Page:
The Johns Hopkins University School of Medicine is receiving nearly $16 million in federal funds toward building a computerized data base that will reveal how human beings are made and how they function.
Somewhat like an international quilting bee, scientists around the world are identifying genes -- the chemical instructions to cells -- and pinpointing their location on chromosomes, then sending the information to the Hopkins computer library. When the quilt is finished, it will be a map of all human genes and additional genetic commands that turn the genes on and off.
With this map, scientists will be able to learn how to better treat and prevent diseases and genetic abnormalities, said Dr. Victor A. McKusick, professor of medical genetics at Hopkins and a pioneer in the field.
Known as the Human Genome Project (genome means complete set of genetic instructions), this scientific undertaking is expected to cost $3 billion and take 15 years to complete.
Dr. William C. Richardson, president of the Johns Hopkins University, yesterday called the project "one of the most potentially revolutionary endeavors in the history of science."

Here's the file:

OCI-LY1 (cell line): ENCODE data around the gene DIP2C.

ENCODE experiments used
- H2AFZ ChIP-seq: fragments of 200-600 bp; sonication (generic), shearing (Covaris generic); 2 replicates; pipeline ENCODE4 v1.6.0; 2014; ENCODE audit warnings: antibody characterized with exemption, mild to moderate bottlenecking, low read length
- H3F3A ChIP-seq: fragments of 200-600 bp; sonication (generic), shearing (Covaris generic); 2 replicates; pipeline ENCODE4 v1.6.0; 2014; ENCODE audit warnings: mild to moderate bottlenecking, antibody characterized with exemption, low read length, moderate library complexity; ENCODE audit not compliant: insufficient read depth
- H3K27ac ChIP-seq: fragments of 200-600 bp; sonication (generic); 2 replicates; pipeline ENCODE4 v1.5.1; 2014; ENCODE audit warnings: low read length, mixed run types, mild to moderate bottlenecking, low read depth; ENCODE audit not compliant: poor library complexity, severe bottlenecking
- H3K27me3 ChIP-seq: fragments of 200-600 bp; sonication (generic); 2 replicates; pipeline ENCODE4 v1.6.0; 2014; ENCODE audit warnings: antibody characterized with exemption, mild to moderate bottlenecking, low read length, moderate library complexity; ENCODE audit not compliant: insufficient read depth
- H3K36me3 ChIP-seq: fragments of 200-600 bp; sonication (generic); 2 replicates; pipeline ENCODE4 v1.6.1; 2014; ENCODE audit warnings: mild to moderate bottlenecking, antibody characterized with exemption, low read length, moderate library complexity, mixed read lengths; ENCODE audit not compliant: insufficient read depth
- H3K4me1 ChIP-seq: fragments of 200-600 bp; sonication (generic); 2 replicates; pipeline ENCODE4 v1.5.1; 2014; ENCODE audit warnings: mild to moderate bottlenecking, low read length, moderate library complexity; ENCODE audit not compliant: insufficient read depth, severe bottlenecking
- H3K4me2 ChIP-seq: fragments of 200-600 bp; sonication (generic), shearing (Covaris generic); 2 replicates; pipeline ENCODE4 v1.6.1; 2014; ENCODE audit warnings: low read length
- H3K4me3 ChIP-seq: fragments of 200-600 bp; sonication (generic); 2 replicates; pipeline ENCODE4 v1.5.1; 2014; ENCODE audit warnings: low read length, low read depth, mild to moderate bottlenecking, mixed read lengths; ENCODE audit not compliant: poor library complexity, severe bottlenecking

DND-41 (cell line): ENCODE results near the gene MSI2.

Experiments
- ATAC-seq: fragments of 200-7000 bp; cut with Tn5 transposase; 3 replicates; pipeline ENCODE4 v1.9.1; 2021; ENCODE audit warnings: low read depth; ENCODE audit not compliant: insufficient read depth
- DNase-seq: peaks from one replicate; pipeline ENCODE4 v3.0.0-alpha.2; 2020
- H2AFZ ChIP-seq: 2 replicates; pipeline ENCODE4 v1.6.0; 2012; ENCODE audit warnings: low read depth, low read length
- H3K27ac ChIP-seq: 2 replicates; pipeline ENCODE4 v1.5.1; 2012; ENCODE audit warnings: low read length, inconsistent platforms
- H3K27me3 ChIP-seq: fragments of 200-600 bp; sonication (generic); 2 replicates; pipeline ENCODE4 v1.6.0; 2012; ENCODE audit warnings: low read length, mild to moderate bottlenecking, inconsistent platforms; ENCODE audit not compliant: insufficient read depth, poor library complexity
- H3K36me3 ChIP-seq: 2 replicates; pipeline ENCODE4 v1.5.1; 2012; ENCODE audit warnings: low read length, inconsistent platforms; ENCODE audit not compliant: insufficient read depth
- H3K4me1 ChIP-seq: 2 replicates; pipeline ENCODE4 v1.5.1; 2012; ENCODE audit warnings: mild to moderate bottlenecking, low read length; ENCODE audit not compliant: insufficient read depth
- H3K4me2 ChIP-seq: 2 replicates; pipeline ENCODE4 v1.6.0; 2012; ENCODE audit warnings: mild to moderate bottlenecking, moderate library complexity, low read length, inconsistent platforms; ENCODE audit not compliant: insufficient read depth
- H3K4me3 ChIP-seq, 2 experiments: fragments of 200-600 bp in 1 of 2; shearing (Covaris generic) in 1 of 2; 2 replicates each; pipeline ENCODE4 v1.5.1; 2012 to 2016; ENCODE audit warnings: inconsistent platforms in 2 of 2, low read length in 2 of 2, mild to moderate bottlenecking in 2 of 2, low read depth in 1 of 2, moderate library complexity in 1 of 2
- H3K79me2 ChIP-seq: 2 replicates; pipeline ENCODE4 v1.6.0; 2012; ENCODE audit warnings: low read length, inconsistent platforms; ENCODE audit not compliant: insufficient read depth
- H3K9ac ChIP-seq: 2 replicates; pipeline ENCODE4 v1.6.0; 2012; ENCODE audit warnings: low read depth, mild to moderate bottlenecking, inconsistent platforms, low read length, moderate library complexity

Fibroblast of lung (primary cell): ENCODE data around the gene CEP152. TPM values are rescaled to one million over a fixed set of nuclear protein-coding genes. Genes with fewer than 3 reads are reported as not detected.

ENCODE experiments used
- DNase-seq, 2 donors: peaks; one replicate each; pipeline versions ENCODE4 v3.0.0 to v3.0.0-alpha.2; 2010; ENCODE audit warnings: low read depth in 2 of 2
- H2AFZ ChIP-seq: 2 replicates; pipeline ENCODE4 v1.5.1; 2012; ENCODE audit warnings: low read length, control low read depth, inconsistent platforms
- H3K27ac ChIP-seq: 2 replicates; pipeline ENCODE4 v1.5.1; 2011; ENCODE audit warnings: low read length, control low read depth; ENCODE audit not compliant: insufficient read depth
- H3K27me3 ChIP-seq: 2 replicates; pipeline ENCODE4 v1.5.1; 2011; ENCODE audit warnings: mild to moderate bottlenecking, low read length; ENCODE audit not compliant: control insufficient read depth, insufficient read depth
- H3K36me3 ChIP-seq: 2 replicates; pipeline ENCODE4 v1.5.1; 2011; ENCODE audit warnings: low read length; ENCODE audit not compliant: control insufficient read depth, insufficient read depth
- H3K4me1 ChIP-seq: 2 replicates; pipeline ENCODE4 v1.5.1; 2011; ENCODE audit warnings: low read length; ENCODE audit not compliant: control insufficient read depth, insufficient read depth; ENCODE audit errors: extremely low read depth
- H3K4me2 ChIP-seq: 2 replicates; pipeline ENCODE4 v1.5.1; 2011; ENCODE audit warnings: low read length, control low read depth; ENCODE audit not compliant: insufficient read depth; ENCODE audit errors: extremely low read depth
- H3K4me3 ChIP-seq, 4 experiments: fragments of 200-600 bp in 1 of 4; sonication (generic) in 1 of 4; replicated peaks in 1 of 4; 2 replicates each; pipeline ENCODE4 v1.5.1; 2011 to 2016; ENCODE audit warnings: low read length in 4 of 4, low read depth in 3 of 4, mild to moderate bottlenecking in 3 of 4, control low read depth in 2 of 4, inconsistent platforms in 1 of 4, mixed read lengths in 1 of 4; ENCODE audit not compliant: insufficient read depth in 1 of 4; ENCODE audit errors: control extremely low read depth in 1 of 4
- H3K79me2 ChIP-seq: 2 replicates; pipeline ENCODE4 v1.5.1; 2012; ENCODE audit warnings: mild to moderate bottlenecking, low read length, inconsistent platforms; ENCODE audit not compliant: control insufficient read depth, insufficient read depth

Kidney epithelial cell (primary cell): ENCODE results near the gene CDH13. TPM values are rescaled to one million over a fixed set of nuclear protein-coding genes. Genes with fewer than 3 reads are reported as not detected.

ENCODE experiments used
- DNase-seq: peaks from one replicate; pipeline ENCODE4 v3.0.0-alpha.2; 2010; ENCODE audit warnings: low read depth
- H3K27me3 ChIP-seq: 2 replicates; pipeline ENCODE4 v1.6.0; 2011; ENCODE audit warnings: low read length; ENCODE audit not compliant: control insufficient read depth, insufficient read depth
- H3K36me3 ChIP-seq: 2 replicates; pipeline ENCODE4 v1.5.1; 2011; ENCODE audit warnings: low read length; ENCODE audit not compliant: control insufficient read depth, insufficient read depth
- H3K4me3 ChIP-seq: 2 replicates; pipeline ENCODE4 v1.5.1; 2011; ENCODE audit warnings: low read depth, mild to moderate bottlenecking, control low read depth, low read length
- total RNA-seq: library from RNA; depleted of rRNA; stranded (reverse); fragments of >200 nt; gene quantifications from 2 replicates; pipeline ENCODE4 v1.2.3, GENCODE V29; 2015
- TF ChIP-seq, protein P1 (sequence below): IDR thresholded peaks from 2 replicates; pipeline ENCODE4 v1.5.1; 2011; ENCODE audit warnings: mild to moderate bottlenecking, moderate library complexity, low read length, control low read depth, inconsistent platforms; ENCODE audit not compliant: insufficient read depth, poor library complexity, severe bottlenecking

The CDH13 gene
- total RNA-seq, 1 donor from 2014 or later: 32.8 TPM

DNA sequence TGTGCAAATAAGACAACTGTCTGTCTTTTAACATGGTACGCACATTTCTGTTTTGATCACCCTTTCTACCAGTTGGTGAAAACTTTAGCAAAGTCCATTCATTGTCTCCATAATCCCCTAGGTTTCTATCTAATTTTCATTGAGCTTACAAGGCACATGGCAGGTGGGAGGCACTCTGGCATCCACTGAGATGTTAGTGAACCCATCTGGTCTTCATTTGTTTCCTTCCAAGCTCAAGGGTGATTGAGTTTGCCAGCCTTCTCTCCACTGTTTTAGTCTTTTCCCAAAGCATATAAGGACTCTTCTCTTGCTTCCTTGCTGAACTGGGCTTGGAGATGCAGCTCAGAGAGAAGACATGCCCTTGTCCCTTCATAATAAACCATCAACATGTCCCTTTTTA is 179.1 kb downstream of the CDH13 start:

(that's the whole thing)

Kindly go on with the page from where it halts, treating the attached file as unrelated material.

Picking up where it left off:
University and government officials announced awards of up to $15.9 million from the Department of Energy and the National Institutes of Health to support the Genome Data Base over the next three years.
Dr. James Watson, co-discoverer of the structure of genetic material known as DNA, or deoxyribonucleic acid, put the need for the Genome Data Base in the simplest of terms: "The amount of data we will accumulate is too much to store in anyone's memory." Dr. Watson is director of the Human Genome Project.
He added that it is too much to keep up with simply through contacts with other scientists. "We are into a computer-driven age," he said.
Having the data base at Hopkins will give Marylanders with computers easy access to the data.
Peter Pearson, scientific director of the data base, said that all that is needed is a home computer with a modem, a simple communications program, a user identification number anyone can get from Hopkins, and a manual.
Users can, for example, find out where a certain disease-causing gene is located, then turn to other information describing what is known about that disease.
The Human Genome Project has a committee studying the ethical, legal and social implications of the system.